It's not every day that you're called an idiot by Nassim Taleb

Or a "bloggist" for that matter.

Here and here.

To be fair, Taleb has charged that many minds superior to my own are beset by idiocy, so I'm in reasonable company. More seriously, he did at least tone down his bombast when I pointed out that he had misunderstood what I was asking.

The background is this post, where I wondered (quite respectful like!) what Taleb made of the research that shows people have a tendency to overestimate the likelihood of low-probability events if they were framed in highly dramatic terms. This seemed to run counter to a recurring theme in his writings, which is that people are blind to "black swans"... basically that they consistently underestimate low-prob, high impact events.

Taleb pointed me towards a short paper on "binary" (up vs down) versus "vanilla" (+500 vs +5,000,000 vs -5,000,000) outcomes, which was supposed to refute the relevance of such studies. However, I remain rather unconvinced. Consider the key figure in my previous post:

Perceived versus actual fatalities. Adapted from Lichtenstein et al. (1978).

As I wrote back then: What we see here is that people have a clear tendency to overstate -- by an order of several magnitudes -- the relative likelihood of death arising due to "unusual and sensational" causes (tornadoes, floods, etc). The opposite is true for more mundane causes of death like degenerative disease (diabetes, stomach cancer, etc).

Now, I certainly agree with Taleb that it is important to distinguish between between binary and continuous outcomes. Asking whether a stock will go up/down is a much less interesting (and less complex) question to ask than whether it will go up/down by a certain amount. You are clearly not comparing apples with apples if you say that a stock will go up by 5% or 500%. In short, binary and continuous ("vanilla") outcomes are incommensurable in terms of evaluating payoffs.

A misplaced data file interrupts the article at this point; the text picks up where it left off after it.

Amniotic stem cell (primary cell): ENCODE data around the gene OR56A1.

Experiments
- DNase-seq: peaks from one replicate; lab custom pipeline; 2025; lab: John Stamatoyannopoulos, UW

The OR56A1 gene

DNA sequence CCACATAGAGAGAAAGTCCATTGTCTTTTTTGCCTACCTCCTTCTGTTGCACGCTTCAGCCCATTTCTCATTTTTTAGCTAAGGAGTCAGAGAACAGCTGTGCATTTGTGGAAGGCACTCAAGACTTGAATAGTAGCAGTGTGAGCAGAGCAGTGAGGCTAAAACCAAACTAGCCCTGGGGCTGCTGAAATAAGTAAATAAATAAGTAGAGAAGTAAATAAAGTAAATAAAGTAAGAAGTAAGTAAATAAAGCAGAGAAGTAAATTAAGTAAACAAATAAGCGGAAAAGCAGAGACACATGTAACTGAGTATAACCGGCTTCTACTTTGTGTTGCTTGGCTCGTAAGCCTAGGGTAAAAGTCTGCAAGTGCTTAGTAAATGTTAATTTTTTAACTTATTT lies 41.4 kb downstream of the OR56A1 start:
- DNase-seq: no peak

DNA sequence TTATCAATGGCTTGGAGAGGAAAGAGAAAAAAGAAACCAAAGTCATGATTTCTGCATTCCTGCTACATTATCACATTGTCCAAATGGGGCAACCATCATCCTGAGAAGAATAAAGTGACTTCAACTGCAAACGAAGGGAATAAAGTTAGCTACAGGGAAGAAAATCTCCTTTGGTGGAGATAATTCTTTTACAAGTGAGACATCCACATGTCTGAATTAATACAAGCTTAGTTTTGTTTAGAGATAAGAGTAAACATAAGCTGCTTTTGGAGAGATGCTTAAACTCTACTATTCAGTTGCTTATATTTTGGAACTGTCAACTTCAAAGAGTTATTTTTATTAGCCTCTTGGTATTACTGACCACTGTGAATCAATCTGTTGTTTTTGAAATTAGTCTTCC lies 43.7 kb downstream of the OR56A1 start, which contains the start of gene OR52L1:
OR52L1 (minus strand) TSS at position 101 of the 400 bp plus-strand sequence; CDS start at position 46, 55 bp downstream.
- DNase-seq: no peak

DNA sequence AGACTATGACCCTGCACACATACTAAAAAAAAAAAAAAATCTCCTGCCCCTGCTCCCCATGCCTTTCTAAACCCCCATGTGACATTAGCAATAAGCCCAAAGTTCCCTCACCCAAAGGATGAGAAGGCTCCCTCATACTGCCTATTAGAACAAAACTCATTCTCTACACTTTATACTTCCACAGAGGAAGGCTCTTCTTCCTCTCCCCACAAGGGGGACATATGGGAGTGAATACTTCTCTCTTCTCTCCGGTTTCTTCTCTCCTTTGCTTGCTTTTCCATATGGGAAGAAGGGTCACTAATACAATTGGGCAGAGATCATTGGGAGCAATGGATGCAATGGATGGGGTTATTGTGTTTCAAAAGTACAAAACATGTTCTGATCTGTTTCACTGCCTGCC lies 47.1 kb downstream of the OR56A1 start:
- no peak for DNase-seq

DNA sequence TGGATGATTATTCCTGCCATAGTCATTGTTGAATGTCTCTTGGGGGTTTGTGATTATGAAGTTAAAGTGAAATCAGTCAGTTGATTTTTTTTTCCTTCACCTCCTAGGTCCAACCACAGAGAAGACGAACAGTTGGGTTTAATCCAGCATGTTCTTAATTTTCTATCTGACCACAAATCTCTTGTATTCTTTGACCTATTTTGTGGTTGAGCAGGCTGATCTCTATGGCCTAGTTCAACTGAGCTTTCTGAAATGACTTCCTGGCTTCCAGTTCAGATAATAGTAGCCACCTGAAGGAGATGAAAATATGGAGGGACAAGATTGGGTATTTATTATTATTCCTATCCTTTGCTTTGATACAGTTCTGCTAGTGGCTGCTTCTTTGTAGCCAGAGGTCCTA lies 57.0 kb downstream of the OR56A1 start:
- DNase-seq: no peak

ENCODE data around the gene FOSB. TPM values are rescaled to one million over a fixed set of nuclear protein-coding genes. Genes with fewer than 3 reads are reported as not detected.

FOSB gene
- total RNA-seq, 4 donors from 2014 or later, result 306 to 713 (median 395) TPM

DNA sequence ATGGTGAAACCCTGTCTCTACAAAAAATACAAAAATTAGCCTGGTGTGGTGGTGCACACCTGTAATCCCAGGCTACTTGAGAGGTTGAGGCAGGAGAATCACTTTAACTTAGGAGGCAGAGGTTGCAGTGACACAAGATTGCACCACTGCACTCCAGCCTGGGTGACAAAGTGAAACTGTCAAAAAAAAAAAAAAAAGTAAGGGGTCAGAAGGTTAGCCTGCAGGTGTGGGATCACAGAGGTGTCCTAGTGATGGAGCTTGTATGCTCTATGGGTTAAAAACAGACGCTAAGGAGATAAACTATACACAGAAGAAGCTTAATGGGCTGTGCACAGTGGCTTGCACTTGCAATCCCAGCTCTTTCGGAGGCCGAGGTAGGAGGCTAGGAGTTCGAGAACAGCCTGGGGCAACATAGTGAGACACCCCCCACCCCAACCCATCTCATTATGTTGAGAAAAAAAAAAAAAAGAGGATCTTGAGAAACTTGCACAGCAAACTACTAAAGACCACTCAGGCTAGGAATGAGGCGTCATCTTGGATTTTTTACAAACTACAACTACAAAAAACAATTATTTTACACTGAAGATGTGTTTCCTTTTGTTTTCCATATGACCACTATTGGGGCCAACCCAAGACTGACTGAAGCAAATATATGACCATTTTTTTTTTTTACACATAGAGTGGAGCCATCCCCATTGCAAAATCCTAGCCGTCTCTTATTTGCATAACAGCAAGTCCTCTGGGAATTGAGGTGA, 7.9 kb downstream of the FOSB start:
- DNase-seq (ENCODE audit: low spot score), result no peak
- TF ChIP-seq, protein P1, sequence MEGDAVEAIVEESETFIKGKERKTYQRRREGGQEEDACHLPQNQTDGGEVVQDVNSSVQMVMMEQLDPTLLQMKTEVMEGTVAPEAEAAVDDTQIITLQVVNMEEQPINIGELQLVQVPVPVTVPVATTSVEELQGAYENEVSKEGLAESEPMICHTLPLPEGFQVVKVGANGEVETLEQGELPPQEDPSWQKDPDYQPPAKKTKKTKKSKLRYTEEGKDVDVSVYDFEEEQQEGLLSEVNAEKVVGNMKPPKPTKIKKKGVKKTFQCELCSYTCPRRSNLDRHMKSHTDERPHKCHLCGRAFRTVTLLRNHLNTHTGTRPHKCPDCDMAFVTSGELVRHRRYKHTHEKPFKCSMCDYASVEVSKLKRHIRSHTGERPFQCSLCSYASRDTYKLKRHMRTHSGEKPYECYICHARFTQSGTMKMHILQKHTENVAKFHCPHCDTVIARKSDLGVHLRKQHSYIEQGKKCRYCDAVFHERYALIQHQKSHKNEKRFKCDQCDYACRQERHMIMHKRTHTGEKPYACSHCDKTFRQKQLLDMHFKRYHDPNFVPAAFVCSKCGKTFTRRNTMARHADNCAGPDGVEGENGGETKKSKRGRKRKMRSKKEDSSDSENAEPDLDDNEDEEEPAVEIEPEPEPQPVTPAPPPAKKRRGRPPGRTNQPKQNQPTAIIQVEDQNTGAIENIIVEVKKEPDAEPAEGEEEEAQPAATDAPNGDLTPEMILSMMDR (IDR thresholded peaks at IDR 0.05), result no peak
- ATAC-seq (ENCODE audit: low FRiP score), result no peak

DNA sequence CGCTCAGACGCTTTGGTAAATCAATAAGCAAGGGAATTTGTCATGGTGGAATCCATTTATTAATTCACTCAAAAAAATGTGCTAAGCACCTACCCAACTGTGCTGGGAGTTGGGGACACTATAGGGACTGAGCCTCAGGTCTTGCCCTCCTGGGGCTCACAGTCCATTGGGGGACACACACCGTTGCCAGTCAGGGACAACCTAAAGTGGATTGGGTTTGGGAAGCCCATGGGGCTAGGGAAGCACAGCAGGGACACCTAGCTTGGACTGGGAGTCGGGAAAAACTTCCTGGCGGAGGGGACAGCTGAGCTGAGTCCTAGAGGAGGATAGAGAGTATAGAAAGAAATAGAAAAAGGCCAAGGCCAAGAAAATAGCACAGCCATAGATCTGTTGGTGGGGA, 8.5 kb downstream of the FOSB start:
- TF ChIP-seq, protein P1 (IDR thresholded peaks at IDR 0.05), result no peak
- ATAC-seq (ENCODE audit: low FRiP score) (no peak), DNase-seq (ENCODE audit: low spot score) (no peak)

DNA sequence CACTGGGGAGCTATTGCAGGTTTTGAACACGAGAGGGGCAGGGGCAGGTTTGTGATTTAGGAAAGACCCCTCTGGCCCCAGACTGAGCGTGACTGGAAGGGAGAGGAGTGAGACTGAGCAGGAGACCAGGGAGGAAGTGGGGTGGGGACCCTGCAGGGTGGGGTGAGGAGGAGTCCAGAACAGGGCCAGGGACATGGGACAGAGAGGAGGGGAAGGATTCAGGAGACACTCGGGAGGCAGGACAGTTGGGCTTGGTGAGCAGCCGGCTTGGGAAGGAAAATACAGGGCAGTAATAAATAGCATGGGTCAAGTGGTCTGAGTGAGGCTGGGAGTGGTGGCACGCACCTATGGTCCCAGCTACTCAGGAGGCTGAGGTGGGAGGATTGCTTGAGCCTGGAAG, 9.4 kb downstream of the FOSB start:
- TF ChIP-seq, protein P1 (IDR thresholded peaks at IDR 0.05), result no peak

However, the studies that I linked to are interesting exactly because they are comparing the *same* outcome (i.e. death). It makes no sense to say that death by tornado equals five times death by stroke. They are obviously equivalent. The "payoff" is thus the same because the outcome is the same. Further, I'm not claiming that the insights from these particular studies are fully generalisable to all other low probability, high-impact outcomes (especially those in finance). Yet they do show that underestimation of black swan events is hardly a universal phenomenon either... In fact, people here are shown to rely on heuristics that lead them to a diametrically opposite conclusion! I was ultimately interested in hearing from Taleb whether he thinks these heuristics are efficient or not. I didn't get an answer unfortunately, so I guess we'll have to judge for ourselves.

A final observation is that I disagree with the paper's assertion that "binary is limited to probability". (In other words, that binary outcomes say nothing about the size of a payoff.) This is certainly true in many cases -- again, especially in finance -- but not always. In some instances, binary outcomes imply payoffs directly. The obvious example is the one that we have been discussing in this very post, i.e. death. Indeed, I would think that Taleb probably agrees with me, given that one of his favourite analogies is that of a turkey being fattened up in preparation for Thanksgiving.

What Taleb calls his "classical metaphor". A turkey on his way to becoming dinner. (Source)

With apologies to Monty Python, you might say that the prospect of becoming an ex-turkey implies a very obvious payoff indeed.

UPDATE: Andrei Shleifer agrees.